Silica fouls steam generators and reverse osmosis (RO) membranes when its concentration exceeds the solubility limit. Its solubility data are plotted in Fig. 15. The silica solubility also depends upon the pH of the water. The silica solubility increases significantly at higher pH values. Silica scale is generally deposited on the inside of the radiation section tubes. This deposit acts as an insulator for the tube and reduces its heat transfer. More seriously, the tube can overheat from the flame and cause tube failures. Based on the previous analysis, it is necessary to remove silica and control its concentration in the feed water for the RO-membrane and steam-generation systems.
Silica can be removed with the warm- or hot-lime softeners described previously. In a steamflood operation, the produced water generally is at greater than 170 to 180°F; hence, the warm-lime-softening unit is adequate for handling it. However, the option of using the hot-lime process exists. The chemical reaction for silica removal is still unknown, and the key is to use an adequate amount of lime and magnesium oxide and recycle the slurry to promote an intimate contact with the incoming water for a better reaction and better use of the chemicals. Silica also can be removed at lower temperatures (60 to 80°F), generally referred to as the cold-lime process.
|A||=||membrane area, ft2|
|c||=||solids concentration, fraction by volume|
|dd||=||droplet diameter, μm|
|dmax||=||droplet diameter, μm|
|dp||=||dispersed particle diameter|
|D||=||internal diameter of cyclone, in.|
|g||=||g-force acceleration factor|
|gc||=||gravity acceleration constant|
|K||=||permeate flow coefficient at standard temperature, gal/D-psi-ft2|
|Ks||=||empirical settling constant|
|KT||=||membrane temperature-correction factor|
|Le||=||effective length in which separation occurs, ft|
|qw||=||water flow rate, BWPD|
|Qf||=||feed volumetric flow rate, m3/s|
|Qpf||=||permeate flow, gal/D|
|vw||=||velocity of water, ft/s|
|x98||=||particle size at 98% efficiency, m|
|Δγ||=||difference in specific gravity relative to water|
|Δγow||=||difference in specific gravity between oil and water|
|Δρ||=||difference in density of the dispersed particle and the continuous phase|
|ρl||=||liquid density, kg/m3|
|ρs||=||solid density, kg/m3|
|μL||=||viscosity of the continuous phase (liquid)|
|μw||=||water viscosity, cp|
- Oil-Water Separator Process Design. 1975. Manual on Disposal of Refinery Wastes, Volume on Liquid Wastes, Ch. 5. Dallas, Texas: API.
- Svarovsky, L. 1984. Hydrocyclones, 96-97. London: Technomic Publishing Co. Inc.
- Rawlins, C.H., Staten, S.E., and Wang, I.I. 2000. Design and Installation of a Sand Separation and Handling System for a Gulf of Mexico Oil Production Facility. Presented at the SPE Annual Technical Conference and Exhibition, Dallas, Texas, 1-4 October 2000. SPE-63041-MS. http://dx.doi.org/10.2118/63041-MS
- Tao, F.T., Curtice, S., Hobbs, R.D. et al. 1993. Conversion of Oilfield Produced Water Into an Irrigation/Drinking Quality Water. Presented at the SPE/EPA Exploration and Production Environmental Conference, San Antonio, Texas, 7-10 March 1993. SPE-26003-MS. http://dx.doi.org/10.2118/26003-MS
- Tao, F.T. et al. 1993. Reverse Osmosis Process Successfully Converts Oil Field Brine into Freshwater. Oil & Gas J. (20 September): 88.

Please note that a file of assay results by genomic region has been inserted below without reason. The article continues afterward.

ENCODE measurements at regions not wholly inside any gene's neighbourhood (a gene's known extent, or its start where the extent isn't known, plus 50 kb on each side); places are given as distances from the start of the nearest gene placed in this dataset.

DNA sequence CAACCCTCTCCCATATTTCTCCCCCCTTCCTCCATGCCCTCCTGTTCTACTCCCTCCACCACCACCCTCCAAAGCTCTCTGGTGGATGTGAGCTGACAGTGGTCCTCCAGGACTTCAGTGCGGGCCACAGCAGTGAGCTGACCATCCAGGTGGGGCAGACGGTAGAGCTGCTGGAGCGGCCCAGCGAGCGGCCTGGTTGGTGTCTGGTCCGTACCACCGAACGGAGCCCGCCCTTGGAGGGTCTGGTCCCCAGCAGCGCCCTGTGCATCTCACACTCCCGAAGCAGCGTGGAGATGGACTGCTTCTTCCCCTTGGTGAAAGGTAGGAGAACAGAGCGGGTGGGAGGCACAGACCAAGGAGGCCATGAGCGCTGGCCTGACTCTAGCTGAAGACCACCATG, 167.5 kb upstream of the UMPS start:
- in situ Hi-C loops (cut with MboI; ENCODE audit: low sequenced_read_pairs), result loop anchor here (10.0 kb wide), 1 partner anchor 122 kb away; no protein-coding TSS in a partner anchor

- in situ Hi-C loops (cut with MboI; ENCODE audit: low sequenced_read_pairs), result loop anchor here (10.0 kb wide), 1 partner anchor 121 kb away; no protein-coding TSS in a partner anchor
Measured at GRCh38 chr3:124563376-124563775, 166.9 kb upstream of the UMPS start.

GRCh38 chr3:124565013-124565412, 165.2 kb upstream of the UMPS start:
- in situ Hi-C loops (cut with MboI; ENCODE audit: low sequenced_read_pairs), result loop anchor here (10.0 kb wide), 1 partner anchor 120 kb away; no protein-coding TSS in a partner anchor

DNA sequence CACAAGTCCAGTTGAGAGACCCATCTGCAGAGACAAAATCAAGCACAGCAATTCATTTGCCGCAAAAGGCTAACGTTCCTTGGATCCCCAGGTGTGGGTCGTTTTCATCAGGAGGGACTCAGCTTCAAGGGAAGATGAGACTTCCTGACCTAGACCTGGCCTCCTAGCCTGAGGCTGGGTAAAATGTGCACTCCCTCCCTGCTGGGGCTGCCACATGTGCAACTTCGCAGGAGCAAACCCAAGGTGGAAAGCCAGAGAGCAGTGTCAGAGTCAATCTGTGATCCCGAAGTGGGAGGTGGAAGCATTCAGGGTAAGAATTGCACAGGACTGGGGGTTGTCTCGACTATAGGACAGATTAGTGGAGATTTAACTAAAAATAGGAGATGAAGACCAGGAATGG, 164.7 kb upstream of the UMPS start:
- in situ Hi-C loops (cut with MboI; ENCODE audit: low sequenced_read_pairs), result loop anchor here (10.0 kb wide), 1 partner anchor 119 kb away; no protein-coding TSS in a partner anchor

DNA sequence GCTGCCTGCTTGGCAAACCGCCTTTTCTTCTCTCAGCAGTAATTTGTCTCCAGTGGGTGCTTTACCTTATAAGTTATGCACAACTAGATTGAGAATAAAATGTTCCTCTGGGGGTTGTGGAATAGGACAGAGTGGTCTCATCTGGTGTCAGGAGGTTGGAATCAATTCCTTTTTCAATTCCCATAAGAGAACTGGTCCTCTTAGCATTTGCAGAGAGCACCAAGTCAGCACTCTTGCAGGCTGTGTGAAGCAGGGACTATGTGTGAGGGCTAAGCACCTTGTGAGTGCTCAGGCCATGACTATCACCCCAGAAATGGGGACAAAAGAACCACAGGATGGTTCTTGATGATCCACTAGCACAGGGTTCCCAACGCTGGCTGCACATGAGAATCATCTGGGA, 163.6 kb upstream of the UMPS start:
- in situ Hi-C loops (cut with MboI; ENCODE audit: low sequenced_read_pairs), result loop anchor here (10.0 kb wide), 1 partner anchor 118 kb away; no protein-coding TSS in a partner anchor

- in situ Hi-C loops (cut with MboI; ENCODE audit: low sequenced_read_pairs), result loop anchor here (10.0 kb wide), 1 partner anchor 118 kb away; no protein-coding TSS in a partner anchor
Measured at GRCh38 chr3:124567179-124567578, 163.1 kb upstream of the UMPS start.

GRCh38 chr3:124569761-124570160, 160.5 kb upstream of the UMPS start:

- VandeVenter, L.W., Ford, B.R., and Vera, M.W. 1989. Innovative Process Provides Cogeneration Power Plant with the Ability to Use Oil Field Water. Paper presented at the 1989 Annual International Water Conference, Pittsburgh, Pennsylvania, 23–25 October.
- Performance data of Filmtec FT-30 membrane, Dow Chemicals.
- Performance data of B-9 Hollow Fiber membrane, DuPont.
- Iler, R.K. 1979. The Chemistry of Silica, 42. New York City: John Wiley and Sons.
Noteworthy papers in OnePetro
Rawlins, C. H., Wang, I. I. 2001. Design and Installation of a Sand-Separation and -Handling System for a Gulf of Mexico Oil Production Facility. SPE Production & Facilities. SPE-72999-PA. http://dx.doi.org/10.2118/72999-PA
Muraleedaaran, S., Li, X., Li, L., Lee, R. L. 2009. Is Reverse Osmosis Effective for Produced Water Purification: Viability and Economic Analysis. Presented at the Society of Petroleum Engineers Western Regional Meeting, 24-26 March, San Jose, California, USA. SPE-115952-MS. http://dx.doi.org/10.2118/115952-MS
Webb, C. H., Nagghappan, L., Smart, G., Hoblitzell, J., Franks, R. 2009. Desalination of Oilfield-Produced Water at the San Ardo Water Reclamation Facility, CA. Presented at the Society of Petroleum Engineers Western Regional Meeting, 24-26 March, San Jose, California, USA. SPE-121520-MS. http://dx.doi.org/10.2118/121520-MS
Heins, W. F. 2010. Is a Paradigm Shift in Produced Water Treatment Technology Occurring at SAGD Facilities? Journal of Canadian Petroleum Technology. SPE-132804-PA. http://dx.doi.org/10.2118/132804-PA
Rawlins, H. 2013. Sand Management Methodologies for Sustained Facilities Operations. Presented at the SPE North Africa Technical Conference and Exhibition, 15-17 April, Cairo, Egypt. SPE-164645-MS. http://dx.doi.org/10.2118/164645-MS
Rawlins, C. H. 2013. Design of a Cyclonic Solids Jetting Device and Slurry Transport System for Production Facilities. Presented at the SPE Annual Technical Conference and Exhibition, 30 September-2 October, New Orleans, Louisiana, USA. SPE-166118-MS. http://dx.doi.org/10.2118/166118-MS
Walsh, John M. 2013. Hydrocyclones for Water Treating—The Science and Technology. https://webevents.spe.org/products/hydrocyclones-for-water-treatingthe-science-and-technology
Walsh, John M. 2012. Selection and Troubleshooting of Flotation Equipment for Produced Water Treating. https://webevents.spe.org/products/selection-and-troubleshooting-of-flotation-equipment-for-produced-water-treating